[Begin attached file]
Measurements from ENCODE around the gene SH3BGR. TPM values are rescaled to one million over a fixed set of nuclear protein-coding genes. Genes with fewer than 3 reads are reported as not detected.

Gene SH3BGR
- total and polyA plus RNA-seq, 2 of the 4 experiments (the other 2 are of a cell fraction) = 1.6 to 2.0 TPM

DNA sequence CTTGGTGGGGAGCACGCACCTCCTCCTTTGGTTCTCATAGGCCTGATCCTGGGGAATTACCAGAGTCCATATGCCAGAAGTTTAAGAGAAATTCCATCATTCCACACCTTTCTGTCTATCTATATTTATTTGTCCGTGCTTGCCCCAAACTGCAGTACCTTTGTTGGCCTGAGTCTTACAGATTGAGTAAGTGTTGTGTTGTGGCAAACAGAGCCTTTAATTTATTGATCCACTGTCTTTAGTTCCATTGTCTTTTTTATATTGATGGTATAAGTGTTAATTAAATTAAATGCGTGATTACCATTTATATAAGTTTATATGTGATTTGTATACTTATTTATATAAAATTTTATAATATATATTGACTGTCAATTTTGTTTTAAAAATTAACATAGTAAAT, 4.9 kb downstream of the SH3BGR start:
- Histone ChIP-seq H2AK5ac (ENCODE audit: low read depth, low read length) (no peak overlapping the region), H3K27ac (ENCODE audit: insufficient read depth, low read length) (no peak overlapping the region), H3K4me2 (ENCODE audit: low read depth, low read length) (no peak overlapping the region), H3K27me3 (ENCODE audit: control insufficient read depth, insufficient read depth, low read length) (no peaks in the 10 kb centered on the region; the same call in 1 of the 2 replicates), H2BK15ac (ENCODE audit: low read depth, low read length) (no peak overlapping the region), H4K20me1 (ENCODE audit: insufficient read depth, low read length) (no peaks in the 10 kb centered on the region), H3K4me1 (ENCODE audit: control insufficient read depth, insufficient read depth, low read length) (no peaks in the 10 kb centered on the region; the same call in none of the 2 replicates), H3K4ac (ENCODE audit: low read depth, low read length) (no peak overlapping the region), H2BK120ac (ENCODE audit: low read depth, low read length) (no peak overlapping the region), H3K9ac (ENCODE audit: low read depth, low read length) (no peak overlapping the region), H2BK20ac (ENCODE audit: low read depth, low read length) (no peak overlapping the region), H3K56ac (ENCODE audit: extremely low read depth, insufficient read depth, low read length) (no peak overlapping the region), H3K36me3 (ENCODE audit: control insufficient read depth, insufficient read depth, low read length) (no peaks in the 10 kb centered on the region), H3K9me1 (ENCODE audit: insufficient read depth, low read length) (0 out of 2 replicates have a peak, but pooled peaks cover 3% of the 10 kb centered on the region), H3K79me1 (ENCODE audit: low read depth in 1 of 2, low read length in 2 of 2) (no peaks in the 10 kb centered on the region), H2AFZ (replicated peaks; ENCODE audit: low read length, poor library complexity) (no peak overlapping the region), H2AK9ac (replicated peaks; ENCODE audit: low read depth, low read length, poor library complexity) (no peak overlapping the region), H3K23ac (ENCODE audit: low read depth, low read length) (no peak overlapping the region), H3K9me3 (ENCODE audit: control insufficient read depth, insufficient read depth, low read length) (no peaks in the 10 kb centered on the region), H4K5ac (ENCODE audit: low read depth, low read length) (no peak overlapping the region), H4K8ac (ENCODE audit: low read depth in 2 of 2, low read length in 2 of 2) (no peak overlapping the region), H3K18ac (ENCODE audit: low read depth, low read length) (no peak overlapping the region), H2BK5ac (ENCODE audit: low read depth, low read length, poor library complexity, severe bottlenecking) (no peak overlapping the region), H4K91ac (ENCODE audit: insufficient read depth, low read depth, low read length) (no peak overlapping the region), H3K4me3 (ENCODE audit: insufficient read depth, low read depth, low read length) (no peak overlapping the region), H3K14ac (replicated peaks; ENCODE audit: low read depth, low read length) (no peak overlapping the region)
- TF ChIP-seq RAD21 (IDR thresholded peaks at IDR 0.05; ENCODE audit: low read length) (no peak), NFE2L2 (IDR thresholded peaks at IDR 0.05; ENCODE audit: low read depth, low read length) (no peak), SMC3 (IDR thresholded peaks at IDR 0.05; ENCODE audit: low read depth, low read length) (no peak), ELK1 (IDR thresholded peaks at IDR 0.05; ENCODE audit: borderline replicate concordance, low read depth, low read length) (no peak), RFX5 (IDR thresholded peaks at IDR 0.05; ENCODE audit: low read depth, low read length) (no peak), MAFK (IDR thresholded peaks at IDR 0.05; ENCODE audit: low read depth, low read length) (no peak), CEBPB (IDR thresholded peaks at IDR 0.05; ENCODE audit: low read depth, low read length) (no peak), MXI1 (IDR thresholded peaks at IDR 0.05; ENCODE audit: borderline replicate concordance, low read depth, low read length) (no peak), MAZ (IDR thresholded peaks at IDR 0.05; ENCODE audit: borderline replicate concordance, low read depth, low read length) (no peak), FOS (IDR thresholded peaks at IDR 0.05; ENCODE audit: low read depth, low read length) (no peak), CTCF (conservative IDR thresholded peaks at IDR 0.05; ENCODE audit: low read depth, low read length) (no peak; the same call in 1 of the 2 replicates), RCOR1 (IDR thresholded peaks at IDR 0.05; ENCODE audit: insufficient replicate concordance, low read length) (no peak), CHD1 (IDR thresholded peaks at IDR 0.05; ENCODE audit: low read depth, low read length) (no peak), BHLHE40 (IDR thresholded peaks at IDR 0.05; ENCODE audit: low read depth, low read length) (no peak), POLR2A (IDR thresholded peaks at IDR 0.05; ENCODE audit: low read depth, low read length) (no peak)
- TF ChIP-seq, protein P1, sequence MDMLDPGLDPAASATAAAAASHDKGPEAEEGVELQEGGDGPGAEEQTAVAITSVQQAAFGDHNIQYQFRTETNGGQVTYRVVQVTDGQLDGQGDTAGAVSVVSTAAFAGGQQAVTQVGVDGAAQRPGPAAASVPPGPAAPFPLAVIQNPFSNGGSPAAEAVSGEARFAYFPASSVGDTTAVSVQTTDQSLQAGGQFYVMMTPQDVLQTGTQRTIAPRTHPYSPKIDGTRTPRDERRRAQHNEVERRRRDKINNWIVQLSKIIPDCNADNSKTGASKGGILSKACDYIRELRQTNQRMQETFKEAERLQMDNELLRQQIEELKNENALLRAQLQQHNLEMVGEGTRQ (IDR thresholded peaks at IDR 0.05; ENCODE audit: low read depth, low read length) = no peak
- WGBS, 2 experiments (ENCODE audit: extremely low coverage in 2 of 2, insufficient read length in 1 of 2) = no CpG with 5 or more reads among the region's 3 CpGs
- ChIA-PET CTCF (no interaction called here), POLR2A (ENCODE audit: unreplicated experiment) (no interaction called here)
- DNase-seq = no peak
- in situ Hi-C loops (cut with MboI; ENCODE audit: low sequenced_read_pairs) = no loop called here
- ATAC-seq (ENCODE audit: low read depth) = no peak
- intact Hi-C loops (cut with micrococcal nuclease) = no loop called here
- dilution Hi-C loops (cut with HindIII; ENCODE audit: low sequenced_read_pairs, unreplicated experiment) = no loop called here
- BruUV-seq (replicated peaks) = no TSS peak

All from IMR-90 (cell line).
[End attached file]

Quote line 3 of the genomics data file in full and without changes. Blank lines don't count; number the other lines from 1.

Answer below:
- total and polyA plus RNA-seq, 2 of the 4 experiments (the other 2 are of a cell fraction) = 1.6 to 2.0 TPM